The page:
Women were allowed more freedom than men, being considered less of a threat, and often went out on deck and helped with the cooking. But they paid a price for this in some ships by being the object of constant sexual harassment and even rape, either at the hands of the crew or the captain.

Food was plentiful although not always of good quality. Daily rations might include yam, biscuits, rice, beans, plantain, and occasionally meat, but the way it was served - one bucket among ten men - induced quarrels and infection. Water was part of daily rations but could be in short supply and unpleasant to drink. The records of one Liverpool slave ship show it carried rather generously a massive 34,000 gallons of water for crew and slaves.

Unless slaves proved rebellious the captain and crew were at pains not to ill treat them. This was not out of kindness but for commercial reasons. If a slave died, money was lost. However, some captains were notoriously brutal to slaves and crew alike. A ship's surgeon was employed to oversee eating and exercise. Male slaves might be allowed out twice a week on deck and dancing and drumming was encouraged sometimes with words, sometimes with a whip.

"Exercise being deemed necessary for the preservation of their health they are sometimes obliged to dance when the weather will permit their coming on deck. If they go about it reluctantly or do not move with agility, they are flogged; a person standing by them all the time with a cat- o'- nine- tails in his hands for the purpose."
Taken from Alexander Falconbridge, An Account of the Slave Trade on the Coast of Africa.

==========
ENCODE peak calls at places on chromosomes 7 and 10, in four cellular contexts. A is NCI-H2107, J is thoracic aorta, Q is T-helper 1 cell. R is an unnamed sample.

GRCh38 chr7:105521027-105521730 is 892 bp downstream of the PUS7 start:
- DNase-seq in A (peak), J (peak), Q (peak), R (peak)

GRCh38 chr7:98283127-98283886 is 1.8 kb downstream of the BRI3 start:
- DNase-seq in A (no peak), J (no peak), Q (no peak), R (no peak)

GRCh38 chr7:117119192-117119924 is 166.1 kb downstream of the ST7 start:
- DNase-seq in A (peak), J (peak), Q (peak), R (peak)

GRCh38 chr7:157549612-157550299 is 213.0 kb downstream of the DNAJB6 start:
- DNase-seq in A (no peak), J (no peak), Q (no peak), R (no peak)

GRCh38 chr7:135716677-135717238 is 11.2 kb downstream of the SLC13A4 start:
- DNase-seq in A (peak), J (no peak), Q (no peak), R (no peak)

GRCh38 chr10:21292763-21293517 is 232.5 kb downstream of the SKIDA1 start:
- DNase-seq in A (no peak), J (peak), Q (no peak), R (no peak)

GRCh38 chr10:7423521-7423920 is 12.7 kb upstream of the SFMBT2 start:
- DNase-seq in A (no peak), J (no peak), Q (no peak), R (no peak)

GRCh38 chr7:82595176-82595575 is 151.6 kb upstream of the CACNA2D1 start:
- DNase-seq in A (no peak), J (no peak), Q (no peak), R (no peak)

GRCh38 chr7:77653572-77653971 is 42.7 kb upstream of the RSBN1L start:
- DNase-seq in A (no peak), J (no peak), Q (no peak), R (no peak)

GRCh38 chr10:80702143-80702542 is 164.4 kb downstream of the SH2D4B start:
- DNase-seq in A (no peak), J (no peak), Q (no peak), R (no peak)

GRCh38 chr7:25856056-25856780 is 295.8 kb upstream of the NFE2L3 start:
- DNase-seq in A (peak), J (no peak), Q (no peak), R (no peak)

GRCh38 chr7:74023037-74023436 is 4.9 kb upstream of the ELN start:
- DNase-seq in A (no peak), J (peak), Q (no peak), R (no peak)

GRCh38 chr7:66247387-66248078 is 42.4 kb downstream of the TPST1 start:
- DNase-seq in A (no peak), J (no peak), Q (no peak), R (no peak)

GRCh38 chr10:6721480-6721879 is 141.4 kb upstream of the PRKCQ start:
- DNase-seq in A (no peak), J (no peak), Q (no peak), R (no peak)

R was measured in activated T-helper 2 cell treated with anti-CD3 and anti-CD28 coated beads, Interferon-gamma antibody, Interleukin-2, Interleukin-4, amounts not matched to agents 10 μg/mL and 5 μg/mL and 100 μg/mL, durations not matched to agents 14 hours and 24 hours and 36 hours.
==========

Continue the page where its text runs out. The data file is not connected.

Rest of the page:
There are accounts of rebellious slaves being tortured by having hands, arms and legs cut off, on order of the captain as a lesson to the rest of the slaves, and of women being attacked and disfigured.

The chief causes of death on ship were dysentery, followed by small pox. A third cause was sheer misery; sometimes slaves willed themselves to die out of sheer depression and hopelessness. They would refuse to eat, and the crew would resort to force feeding, or they would jump over the edge and drown in the sea.

Losses were recorded but most of these documents have disappeared. It's estimated that an average of twenty percent of slaves were lost in transit, and as many as half the slaves have been known to die in one journey. The worst moment for crew and slaves alike was leaving the African coast.

"From the moment that the slaves are embarked, one must put the sails up. The reason is that these slaves have so great a love for their country that they despair when they see that they are leaving it for ever; that makes them die of grief, and I have heard merchants…say that they died more often before leaving the port than during the voyage.

Some throw themselves into the sea, others hit their heads against the ship, others hold their breath to try and smother themselves, others still try to die of hunger from not eating."
Jacques Savary, businessman, writing at the end of the 18th century.